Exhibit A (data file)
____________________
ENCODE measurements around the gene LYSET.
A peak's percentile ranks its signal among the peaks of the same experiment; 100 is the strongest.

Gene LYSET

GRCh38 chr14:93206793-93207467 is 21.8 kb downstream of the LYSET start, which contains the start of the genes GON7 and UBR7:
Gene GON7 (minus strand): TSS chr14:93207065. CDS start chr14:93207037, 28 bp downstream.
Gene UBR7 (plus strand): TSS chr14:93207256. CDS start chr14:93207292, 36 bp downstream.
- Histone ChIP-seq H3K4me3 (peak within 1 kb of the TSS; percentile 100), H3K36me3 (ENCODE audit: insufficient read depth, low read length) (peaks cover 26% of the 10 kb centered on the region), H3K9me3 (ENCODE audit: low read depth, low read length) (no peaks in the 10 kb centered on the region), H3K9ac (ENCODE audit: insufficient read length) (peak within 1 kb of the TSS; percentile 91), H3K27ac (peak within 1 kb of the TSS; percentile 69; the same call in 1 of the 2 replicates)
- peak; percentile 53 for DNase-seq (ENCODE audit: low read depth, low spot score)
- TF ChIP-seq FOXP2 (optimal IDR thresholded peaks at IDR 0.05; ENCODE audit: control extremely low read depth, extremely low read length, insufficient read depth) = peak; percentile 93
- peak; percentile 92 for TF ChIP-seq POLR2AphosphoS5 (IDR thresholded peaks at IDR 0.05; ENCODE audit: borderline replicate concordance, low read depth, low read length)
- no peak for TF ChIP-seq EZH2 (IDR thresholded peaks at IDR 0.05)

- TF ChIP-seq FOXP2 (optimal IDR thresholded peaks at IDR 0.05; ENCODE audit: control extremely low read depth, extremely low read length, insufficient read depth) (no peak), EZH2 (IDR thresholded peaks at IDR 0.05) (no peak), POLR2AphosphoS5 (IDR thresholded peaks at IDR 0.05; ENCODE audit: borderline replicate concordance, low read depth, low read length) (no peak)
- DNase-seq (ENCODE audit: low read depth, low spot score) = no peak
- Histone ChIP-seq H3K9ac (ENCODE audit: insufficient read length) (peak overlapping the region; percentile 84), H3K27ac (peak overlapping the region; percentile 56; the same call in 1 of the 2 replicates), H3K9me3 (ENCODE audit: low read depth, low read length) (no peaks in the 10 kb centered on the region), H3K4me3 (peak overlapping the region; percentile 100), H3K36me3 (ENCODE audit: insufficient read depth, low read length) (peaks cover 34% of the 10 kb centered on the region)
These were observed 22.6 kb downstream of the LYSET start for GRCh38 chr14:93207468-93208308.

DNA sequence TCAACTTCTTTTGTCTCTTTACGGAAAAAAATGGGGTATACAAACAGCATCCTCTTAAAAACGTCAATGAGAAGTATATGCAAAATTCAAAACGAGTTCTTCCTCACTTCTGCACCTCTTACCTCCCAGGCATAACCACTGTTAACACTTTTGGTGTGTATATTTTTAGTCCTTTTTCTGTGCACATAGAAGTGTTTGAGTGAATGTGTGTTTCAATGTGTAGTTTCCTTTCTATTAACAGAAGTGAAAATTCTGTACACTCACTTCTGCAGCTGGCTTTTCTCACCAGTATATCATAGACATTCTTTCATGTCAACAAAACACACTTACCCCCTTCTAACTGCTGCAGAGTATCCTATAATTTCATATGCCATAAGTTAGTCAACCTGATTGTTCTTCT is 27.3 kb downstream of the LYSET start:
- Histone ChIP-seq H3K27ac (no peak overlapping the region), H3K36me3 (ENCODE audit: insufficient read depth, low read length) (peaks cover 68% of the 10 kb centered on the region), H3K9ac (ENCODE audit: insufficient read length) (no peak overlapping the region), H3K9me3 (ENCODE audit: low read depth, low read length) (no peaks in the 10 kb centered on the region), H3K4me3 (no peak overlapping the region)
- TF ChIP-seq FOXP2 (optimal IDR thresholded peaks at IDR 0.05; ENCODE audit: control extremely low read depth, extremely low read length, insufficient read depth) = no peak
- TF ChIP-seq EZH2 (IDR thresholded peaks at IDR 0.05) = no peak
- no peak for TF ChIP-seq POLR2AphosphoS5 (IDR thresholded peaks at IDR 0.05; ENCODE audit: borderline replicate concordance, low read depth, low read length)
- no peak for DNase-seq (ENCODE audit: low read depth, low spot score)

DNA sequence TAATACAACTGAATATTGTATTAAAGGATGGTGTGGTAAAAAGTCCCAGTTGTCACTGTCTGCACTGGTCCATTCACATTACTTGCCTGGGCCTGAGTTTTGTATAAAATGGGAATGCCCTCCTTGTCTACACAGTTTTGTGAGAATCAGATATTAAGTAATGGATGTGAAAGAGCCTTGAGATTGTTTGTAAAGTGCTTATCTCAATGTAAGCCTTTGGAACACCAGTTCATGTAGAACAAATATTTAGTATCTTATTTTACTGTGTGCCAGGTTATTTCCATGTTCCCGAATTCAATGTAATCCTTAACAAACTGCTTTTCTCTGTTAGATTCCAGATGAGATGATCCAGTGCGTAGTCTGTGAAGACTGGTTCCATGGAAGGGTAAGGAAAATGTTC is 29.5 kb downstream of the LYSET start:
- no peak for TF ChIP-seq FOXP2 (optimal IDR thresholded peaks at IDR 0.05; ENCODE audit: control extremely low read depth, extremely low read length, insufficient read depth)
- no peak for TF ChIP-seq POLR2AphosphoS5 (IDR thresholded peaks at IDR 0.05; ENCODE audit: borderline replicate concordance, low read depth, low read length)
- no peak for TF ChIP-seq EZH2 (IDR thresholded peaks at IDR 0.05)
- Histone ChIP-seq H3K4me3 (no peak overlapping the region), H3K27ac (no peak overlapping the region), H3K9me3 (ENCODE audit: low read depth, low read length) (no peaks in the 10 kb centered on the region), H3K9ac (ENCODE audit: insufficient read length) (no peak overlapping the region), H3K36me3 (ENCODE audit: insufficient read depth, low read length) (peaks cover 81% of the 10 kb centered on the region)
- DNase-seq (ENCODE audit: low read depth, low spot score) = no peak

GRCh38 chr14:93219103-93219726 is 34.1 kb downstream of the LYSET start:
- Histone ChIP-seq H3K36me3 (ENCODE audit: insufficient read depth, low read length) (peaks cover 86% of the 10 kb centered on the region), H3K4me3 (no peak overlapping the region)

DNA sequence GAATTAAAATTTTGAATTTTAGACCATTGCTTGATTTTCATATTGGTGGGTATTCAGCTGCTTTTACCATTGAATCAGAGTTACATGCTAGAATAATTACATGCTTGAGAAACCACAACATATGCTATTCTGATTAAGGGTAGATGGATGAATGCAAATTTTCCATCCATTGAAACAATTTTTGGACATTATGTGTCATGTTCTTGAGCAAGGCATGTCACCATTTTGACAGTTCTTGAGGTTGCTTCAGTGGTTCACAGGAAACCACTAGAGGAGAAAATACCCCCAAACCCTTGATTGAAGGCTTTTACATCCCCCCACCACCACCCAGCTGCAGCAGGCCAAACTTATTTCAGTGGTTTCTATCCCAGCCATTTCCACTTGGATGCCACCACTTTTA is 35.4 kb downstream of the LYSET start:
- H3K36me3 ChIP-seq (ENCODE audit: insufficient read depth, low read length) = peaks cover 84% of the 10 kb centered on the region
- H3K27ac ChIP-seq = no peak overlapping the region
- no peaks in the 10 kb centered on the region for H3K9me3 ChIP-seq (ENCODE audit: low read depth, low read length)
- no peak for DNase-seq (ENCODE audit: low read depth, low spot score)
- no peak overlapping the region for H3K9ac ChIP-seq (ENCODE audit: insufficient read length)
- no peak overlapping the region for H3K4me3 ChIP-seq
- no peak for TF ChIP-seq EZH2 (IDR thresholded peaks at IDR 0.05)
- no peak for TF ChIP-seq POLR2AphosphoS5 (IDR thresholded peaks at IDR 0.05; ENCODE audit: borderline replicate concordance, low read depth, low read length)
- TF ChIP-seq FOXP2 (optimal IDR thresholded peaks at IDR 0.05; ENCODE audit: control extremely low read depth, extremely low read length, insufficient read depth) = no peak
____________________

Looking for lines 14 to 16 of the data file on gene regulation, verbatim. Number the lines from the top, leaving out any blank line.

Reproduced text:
- Histone ChIP-seq H3K9ac (ENCODE audit: insufficient read length) (peak overlapping the region; percentile 84), H3K27ac (peak overlapping the region; percentile 56; the same call in 1 of the 2 replicates), H3K9me3 (ENCODE audit: low read depth, low read length) (no peaks in the 10 kb centered on the region), H3K4me3 (peak overlapping the region; percentile 100), H3K36me3 (ENCODE audit: insufficient read depth, low read length) (peaks cover 34% of the 10 kb centered on the region)
These were observed 22.6 kb downstream of the LYSET start for GRCh38 chr14:93207468-93208308.

DNA sequence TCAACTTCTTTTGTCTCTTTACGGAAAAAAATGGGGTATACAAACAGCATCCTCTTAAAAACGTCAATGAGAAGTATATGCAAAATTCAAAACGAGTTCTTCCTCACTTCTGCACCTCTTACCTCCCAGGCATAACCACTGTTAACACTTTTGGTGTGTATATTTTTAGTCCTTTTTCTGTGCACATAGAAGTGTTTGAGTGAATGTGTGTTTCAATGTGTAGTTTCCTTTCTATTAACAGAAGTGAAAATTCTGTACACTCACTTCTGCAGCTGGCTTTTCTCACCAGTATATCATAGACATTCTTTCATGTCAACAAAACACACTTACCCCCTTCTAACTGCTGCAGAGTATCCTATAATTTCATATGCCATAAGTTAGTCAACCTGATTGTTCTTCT is 27.3 kb downstream of the LYSET start: